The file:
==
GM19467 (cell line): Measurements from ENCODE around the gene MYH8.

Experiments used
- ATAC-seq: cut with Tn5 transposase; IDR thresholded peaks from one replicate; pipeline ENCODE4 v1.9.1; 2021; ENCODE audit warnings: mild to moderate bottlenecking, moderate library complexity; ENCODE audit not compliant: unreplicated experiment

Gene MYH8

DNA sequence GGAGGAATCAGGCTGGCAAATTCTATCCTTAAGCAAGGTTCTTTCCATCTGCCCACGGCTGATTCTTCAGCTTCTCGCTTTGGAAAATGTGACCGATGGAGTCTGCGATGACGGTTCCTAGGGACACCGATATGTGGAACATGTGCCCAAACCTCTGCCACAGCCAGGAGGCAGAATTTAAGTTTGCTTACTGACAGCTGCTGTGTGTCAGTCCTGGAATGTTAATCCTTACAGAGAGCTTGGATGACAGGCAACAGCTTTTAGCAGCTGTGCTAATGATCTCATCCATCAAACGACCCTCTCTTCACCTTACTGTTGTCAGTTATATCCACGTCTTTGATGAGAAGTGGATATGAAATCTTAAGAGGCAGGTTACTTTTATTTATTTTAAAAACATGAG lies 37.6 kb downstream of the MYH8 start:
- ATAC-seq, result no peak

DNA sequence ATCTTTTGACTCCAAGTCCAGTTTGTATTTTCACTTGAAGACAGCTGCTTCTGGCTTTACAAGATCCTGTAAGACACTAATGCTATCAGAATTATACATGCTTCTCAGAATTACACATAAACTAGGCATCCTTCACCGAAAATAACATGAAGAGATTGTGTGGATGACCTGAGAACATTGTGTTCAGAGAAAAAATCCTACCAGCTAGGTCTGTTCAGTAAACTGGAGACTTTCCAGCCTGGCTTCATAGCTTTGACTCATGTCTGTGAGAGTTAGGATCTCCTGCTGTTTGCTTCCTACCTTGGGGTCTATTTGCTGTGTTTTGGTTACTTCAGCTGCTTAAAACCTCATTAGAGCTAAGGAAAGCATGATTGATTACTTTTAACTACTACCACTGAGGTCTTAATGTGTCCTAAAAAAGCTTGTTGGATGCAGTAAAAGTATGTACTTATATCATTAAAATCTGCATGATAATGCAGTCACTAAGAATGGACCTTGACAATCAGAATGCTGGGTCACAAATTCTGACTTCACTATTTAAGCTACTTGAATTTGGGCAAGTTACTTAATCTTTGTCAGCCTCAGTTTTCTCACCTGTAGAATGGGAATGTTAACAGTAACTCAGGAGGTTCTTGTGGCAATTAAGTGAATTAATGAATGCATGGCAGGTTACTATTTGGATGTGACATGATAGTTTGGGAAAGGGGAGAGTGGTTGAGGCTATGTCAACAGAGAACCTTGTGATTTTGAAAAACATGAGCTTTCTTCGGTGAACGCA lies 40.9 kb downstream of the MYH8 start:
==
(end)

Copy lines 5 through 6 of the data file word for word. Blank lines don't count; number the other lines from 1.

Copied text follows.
DNA sequence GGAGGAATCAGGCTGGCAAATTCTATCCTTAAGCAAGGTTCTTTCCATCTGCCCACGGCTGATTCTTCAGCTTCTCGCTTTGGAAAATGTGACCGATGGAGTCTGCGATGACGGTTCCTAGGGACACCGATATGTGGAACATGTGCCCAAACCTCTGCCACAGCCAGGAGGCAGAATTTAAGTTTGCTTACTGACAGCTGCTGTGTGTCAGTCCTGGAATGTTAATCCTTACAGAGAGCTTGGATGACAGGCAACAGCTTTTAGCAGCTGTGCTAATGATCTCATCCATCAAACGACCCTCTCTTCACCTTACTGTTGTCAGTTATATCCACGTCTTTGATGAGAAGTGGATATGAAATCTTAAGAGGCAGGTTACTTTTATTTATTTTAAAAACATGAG lies 37.6 kb downstream of the MYH8 start:
- ATAC-seq, result no peak